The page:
(1) The trustees had refused to make counsel’s opinion available to Felicity on the basis that it was privileged. This missed the point. The opinion had been obtained by the defendants as trustees, for the benefit of the trust rather than for their personal benefit, and therefore it was proper for them to pay for it from trust funds.

The corollary of this was that it was a trust document, and therefore in the same category as other trust documents, that is, available to the beneficiaries if the court so considered. In relation to such documents, there can be no legal professional privilege as between trustee and beneficiary.

(2) Had disclosure not been given, there were two bases on which the court could have ordered it.

(a) The testatrix left assets in her will to be administered by her executor, who, after the administration was complete, would pass them to the legatees, as trustees, to be held on discretionary trusts for the beneficiaries, including Felicity.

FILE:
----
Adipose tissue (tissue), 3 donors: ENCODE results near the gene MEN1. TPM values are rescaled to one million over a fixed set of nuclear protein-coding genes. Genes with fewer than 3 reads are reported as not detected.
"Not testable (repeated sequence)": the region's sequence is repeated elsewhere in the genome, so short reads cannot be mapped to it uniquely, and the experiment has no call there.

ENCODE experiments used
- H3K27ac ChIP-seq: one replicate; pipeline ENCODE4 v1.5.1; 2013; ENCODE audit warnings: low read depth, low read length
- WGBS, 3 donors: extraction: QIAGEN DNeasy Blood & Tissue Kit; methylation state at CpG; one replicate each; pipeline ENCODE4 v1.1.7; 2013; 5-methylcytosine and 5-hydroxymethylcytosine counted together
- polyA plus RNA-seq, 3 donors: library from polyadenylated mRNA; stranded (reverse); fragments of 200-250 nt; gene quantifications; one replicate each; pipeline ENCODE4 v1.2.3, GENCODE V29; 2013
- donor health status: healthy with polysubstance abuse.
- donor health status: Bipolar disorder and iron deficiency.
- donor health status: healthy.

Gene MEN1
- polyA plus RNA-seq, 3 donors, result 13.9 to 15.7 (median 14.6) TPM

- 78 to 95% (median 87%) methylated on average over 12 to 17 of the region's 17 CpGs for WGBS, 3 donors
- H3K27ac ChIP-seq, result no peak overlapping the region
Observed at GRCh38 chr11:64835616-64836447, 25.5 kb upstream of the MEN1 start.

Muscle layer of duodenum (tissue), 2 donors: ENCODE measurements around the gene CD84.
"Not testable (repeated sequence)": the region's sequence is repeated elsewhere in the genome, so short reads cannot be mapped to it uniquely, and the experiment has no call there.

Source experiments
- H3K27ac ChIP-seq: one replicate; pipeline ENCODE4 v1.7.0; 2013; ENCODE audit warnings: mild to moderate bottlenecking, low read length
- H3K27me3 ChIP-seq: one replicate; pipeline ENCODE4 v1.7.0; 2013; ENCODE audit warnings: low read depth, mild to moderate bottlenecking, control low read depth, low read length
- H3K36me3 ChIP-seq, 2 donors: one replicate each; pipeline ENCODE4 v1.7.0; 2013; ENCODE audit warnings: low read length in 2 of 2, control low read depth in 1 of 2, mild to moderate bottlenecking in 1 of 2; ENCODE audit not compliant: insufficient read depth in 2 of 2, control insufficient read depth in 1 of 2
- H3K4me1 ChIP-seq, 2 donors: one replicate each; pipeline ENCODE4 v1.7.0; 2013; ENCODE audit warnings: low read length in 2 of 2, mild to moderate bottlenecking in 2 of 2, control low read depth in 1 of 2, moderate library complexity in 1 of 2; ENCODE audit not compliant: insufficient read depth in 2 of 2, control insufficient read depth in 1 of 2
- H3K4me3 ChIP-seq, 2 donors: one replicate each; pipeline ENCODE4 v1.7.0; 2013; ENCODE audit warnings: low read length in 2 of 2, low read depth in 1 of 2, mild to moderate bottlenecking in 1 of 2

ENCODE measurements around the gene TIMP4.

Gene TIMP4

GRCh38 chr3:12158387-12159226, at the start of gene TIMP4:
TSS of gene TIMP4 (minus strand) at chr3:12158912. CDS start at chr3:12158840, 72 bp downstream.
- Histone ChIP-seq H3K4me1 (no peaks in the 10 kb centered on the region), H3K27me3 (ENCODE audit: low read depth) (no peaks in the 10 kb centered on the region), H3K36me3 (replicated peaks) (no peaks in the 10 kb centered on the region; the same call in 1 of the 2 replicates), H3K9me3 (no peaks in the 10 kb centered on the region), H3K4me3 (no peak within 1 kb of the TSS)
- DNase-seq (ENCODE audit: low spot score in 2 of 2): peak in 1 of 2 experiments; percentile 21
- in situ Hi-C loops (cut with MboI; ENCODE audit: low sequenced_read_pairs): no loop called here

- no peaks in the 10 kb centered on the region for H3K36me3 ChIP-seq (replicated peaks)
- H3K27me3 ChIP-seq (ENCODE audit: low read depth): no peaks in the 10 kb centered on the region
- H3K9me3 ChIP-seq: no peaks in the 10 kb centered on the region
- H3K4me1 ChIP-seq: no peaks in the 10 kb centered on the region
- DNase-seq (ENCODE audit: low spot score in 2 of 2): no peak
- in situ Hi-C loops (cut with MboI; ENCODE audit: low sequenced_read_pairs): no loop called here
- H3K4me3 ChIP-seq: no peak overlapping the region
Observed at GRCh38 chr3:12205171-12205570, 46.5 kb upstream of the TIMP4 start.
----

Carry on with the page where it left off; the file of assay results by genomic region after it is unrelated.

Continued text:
The trustees could hold the executor to account, and seek details of the costs charged by the law firm in the administration. Felicity was not a legatee of the estate, and did not directly enjoy the information rights of a legatee. Yet she could hold the trustees to account for what they had received and what they had done with it. The rights of the trustees as legatees to information about the estate were properly part of the trust estate. If need be, therefore, Felicity could claim as against the trustees that as trustees they should exercise those rights, or, if they could not or would not unreasonably do so, claim to exercise them herself.